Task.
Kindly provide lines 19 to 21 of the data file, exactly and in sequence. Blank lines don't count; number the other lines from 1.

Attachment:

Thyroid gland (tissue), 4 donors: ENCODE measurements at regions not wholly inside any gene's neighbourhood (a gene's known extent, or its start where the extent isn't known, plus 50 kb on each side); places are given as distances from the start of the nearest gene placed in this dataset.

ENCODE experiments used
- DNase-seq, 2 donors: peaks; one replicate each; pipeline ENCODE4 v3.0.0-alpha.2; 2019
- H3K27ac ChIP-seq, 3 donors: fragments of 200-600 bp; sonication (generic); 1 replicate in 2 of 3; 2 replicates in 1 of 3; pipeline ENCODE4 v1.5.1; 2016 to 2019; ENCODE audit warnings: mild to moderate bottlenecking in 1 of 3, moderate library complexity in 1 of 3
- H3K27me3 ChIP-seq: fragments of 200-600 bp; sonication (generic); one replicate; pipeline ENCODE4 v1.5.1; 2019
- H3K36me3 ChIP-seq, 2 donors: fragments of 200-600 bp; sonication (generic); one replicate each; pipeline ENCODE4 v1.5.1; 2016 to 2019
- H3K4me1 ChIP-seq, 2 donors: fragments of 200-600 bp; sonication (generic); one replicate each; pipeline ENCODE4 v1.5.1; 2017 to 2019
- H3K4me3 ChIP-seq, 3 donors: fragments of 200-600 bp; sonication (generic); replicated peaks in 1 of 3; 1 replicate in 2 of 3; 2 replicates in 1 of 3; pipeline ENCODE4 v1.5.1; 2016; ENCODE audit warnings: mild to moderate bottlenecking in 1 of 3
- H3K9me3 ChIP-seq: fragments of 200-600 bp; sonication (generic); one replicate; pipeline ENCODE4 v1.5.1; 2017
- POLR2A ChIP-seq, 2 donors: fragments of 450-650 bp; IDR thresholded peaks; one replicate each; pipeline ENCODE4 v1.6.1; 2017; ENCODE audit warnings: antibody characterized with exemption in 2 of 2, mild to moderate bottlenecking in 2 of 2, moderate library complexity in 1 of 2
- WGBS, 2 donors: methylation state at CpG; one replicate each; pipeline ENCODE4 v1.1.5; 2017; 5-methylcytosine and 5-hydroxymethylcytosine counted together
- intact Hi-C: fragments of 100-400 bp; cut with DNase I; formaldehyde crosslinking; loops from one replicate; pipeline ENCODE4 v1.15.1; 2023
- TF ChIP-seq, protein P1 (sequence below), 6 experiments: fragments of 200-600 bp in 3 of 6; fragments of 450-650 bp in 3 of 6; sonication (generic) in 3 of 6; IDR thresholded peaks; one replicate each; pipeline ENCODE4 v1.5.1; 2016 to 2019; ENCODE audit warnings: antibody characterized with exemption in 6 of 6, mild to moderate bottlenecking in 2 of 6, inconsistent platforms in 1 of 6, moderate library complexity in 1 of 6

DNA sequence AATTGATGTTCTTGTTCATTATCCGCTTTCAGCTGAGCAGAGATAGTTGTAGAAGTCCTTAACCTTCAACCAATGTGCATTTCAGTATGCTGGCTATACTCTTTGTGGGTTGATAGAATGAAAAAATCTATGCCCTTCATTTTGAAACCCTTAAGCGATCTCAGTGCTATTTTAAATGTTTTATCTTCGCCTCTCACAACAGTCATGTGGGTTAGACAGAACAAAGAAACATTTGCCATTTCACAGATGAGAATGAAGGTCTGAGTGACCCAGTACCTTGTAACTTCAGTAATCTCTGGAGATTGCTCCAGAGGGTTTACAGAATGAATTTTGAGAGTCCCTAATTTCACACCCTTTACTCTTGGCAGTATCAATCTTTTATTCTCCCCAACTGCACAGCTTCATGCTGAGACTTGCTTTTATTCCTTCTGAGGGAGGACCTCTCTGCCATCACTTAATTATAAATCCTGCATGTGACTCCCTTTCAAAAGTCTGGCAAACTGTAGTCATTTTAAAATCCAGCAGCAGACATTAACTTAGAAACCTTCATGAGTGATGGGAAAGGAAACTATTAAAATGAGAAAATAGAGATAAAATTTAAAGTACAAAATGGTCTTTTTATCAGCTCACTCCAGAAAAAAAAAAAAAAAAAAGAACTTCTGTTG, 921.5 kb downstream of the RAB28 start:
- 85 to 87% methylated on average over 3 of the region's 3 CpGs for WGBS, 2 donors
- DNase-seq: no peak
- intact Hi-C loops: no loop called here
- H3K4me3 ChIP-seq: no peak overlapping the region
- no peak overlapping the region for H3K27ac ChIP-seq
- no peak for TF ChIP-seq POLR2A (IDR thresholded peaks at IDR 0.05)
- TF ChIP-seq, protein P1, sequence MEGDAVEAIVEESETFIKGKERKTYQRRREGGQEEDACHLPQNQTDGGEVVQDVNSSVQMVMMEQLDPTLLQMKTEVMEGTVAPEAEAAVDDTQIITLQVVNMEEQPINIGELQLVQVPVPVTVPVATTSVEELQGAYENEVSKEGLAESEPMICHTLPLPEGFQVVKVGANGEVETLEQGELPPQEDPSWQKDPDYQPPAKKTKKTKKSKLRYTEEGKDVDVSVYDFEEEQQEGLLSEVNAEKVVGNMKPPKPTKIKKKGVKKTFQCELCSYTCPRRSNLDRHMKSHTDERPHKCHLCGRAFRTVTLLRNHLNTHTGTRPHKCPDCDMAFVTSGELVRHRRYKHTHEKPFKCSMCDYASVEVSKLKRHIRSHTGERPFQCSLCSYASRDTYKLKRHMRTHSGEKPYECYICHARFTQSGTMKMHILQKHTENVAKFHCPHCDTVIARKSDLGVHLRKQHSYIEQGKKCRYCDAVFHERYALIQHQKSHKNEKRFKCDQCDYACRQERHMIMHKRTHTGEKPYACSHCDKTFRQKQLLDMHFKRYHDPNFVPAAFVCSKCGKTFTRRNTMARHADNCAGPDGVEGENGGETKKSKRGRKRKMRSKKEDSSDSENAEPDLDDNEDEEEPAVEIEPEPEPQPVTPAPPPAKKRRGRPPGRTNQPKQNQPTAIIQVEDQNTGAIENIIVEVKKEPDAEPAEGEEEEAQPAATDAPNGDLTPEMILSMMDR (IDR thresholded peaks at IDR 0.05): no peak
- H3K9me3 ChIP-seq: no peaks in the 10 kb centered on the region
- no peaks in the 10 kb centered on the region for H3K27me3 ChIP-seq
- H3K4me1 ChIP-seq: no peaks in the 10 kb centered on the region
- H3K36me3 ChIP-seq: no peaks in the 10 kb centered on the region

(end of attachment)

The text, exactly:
- no peak overlapping the region for H3K27ac ChIP-seq
- no peak for TF ChIP-seq POLR2A (IDR thresholded peaks at IDR 0.05)
- TF ChIP-seq, protein P1, sequence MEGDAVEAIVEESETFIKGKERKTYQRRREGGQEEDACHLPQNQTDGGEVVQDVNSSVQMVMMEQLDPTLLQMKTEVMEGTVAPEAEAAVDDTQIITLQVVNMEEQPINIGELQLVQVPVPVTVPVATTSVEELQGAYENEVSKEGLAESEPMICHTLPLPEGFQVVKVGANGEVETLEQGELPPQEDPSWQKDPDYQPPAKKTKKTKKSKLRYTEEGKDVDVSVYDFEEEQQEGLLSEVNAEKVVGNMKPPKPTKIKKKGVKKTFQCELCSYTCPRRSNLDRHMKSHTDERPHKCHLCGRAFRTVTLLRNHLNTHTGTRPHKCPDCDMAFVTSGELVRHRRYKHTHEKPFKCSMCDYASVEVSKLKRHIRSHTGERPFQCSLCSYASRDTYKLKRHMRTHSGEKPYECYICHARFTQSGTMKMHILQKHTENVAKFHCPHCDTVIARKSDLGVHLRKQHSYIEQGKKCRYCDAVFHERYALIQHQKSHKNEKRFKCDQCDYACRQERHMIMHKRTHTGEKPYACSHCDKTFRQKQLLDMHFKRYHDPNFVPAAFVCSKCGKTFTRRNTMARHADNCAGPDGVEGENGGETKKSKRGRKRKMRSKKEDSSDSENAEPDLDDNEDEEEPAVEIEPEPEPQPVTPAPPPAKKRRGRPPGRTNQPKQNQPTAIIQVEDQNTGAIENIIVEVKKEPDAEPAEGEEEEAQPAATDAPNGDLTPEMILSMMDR (IDR thresholded peaks at IDR 0.05): no peak